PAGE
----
Long-term results of cruciate-retaining total knee replacement in patients with rheumatoid arthritis: a minimum 15-year review.

Canadian journal of surgery. Journal canadien de chirurgie

PubMedID: 26011852

Lee JK, Kee YM, Chung HK, Choi CH. Long-term results of cruciate-retaining total knee replacement in patients with rheumatoid arthritis: a minimum 15-year review. Can J Surg. 2015;58(3):193-7.
BACKGROUND
There is controversy about whether to retain or excise the posterior cruciate ligament in rheumatoid knees because attenuation of the ligament is often present in this subgroup of patients. We reviewed more than 15 years of results of cruciate-retaining total knee replacements (TKRs) in patients with rheumatoid arthritis.

METHODS
We reviewed patients' charts and radiographs to evaluate knee range of motion and flexion contractures, component loosening and osteolysis at the bone-cement interface. Our primary outcome was revision of a femoral or tibial component for any reason, and the secondary outcome was revision for any reason and periprosthetic fracture during the follow-up period.

RESULTS
Our study included 112 patients (7 men, 105 women, 176 knees). Their mean age was 49.3 (range 33-64) years. Twenty-one patients died and 16 were lost to follow-up, leaving 75 patients (119 knees) with a minimum follow-up of 15 (mean 16.1) years for our analysis. Of these, 61 patients (101 knees) were available for clinical and radiological evaluation at the final follow-up assessment. At a mean of 12.2 (range 6-16) years, revision was necessary in 14 patients (19 knees), including 1 patient with an infection. Eleven patients (11 knees) had periprosthetic fractures at a mean of 11.4 (range 5-14) years after the index operation. The survival rate, with the end point being revision of the femoral or tibial component for any reason, was 98.7% at 10 years and 83.6% at 17 years. The survival rate of revision and periprosthetic fracture was 97.6% at 10 years and 76.9% at 17 years.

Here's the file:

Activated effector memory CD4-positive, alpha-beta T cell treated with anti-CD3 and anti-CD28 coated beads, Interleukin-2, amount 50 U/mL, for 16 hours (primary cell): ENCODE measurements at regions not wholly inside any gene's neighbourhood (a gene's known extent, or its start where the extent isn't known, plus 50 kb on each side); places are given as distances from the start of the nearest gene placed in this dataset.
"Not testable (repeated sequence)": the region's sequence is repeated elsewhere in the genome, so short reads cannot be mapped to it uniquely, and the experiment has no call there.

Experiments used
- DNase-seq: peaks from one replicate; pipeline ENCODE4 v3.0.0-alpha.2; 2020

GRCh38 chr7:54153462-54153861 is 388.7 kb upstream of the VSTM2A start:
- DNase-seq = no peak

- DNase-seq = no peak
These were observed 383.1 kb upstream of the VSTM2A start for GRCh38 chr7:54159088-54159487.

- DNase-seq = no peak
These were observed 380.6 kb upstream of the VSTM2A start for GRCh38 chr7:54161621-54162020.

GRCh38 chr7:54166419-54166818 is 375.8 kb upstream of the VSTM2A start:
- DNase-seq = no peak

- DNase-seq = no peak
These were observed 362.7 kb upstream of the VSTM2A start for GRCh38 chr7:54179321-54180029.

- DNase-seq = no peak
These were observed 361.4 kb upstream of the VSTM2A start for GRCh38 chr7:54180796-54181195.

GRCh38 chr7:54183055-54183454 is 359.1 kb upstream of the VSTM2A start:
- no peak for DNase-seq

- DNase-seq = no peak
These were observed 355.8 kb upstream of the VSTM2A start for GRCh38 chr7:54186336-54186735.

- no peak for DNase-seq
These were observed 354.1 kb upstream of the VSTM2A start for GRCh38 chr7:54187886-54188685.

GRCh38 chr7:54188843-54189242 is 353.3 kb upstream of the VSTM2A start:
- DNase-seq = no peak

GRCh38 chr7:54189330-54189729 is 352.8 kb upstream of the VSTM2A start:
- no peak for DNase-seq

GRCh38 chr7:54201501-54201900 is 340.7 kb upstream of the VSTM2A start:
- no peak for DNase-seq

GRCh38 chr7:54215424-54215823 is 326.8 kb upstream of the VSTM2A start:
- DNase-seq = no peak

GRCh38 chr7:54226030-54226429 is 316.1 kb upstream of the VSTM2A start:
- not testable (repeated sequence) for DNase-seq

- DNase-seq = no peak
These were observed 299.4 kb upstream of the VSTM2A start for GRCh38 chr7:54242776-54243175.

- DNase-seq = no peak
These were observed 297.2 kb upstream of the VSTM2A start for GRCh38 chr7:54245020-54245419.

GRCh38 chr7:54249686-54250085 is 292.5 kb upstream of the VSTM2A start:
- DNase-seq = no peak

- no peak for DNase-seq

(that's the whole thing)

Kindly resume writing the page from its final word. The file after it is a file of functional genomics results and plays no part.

CONCLUSION
Special attention should be paid to component loosening or periprosthetic fracture after more than 10 years of follow-up in this subgroup of patients.